Rotten No Irish, No Blacks, No Dogs (Paperback)
|Author: John Lydon|
|Johnny Rotten, the leader of the legendary Sex Pistols and now a singer for the group PiL, tells his side of the story, with recollections from Chrissie Hynde, Billy Idol, and others who know the prince of punk. 50,000 first printing. National ad/promo. *Author: Lydon, John *Subtitle: No Irish, No Blacks, No Dogs *Publication Date: 2008/10/28 *Number of Pages: 329 *Binding Type: Paperback *Language: English *Depth: 1.00 *Width: 6.00 *Height: 9.25|
From the Publisher:
"I have no time for lies and fantasy, and neither should you. Enjoy or die."--John Lydon||Punk has been romanticized and embalmed in various media. It has been portrayed as an English class revolt and a reckless diversion that became a marketing dream. But there is no disputing its starting point. Every story of punk starts with its idols, the Sex Pistols, and its sneering hero was Johnny Rotten. ||In Rotten, Lydon looks back at himself, the Sex Pistols, and the "no future" disaffection of the time. Much more than just a music book, Rotten is an oral history of punk: angry, witty, honest, poignant, and crackling with energy.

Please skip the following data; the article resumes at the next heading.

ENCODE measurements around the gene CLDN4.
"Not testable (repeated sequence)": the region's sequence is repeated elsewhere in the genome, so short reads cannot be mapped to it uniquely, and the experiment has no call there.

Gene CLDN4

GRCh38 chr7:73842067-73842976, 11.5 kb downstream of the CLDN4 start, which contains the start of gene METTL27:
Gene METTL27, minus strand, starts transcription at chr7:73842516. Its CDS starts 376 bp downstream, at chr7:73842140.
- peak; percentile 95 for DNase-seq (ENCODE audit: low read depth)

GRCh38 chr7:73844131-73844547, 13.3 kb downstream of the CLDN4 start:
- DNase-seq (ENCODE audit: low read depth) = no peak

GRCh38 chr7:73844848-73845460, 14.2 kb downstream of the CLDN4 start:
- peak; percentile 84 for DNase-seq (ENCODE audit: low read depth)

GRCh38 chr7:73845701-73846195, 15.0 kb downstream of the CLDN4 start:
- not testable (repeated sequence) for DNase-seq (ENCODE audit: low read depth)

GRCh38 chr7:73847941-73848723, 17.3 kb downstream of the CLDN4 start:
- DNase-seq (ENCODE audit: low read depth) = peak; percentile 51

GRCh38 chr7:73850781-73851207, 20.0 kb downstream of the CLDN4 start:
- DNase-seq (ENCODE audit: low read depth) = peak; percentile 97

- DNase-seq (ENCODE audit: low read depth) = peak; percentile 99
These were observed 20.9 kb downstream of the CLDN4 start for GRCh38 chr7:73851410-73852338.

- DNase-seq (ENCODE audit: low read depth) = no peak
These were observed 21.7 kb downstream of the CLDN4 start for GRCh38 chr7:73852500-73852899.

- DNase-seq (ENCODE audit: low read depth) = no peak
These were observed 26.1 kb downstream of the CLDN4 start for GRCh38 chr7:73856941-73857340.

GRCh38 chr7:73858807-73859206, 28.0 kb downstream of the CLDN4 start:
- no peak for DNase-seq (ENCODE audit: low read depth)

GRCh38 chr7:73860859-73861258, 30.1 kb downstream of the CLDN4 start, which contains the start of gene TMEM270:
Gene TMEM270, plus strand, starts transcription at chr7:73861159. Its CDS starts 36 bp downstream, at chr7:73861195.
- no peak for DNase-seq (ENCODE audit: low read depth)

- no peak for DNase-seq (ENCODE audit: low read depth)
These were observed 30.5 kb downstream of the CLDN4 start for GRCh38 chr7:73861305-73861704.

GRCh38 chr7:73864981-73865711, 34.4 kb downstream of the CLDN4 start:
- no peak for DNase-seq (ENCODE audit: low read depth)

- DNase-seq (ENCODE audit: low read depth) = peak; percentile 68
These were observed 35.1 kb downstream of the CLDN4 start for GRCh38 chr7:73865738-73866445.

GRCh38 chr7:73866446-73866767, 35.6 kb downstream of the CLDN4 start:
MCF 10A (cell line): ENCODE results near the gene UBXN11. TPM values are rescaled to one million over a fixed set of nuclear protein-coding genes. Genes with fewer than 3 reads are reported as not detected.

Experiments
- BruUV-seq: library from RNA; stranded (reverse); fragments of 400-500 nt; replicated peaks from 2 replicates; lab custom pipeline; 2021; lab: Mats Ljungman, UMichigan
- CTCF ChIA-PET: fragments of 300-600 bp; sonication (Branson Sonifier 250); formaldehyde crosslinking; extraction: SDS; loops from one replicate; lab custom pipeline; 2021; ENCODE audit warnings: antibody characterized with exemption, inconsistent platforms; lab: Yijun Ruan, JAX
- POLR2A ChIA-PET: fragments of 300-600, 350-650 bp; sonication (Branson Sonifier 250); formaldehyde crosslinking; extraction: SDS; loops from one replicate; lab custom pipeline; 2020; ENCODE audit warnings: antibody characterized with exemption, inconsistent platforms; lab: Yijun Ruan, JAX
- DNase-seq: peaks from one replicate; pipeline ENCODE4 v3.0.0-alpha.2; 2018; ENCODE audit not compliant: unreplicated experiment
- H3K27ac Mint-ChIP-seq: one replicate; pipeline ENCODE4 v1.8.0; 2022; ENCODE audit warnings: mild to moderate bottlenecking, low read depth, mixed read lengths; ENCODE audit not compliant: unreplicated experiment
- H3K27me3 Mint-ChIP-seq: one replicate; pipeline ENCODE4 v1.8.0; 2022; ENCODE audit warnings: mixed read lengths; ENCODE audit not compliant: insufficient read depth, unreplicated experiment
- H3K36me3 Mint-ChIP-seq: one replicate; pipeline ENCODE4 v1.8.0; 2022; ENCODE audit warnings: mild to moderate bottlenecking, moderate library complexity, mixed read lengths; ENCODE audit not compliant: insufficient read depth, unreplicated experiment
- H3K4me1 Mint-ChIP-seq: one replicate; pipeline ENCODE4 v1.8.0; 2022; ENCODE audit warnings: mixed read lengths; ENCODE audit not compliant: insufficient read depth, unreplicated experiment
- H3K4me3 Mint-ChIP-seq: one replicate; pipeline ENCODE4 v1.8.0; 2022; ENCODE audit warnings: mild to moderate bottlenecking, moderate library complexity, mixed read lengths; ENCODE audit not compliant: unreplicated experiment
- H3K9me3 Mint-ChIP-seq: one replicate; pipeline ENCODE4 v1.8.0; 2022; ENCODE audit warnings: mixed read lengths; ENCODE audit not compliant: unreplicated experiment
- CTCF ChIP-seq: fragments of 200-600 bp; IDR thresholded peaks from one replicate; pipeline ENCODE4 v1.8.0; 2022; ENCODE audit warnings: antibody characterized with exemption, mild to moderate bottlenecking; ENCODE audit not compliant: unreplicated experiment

Part oral history, part autobiography, ROTTEN is John Lydon/Johnny Rotten's memoir of a South London working class childhood that blossomed into full punk rock rebellion, with the aid of a cast of characters who have since taken their place in music history--Malcolm McLaren, Vivienne Westwood, Siouxsie Sioux, Billy Idol, and Chrissie Hynde, to name but a few. Lydon deploys his inimitable take-no-prisoners prose style in service of a story that includes all the mayhem, sleaze, and filth you'd expect--some of it included for effect, some for bravado, and some, perhaps, because it's true. Lydon conjures visions of a crumbling Britain in thrall to its upper-crust rulers, with a generation of adolescents and their disaffected adult acolytes running wild among the ruins, pausing occasionally to produce some authentically revolutionary music. The supporting characters confirm or contradict his version of events with stories of their own, the whole adding up to a suitably chaotic narrative that's nevertheless true to the anarchic spirit of the times.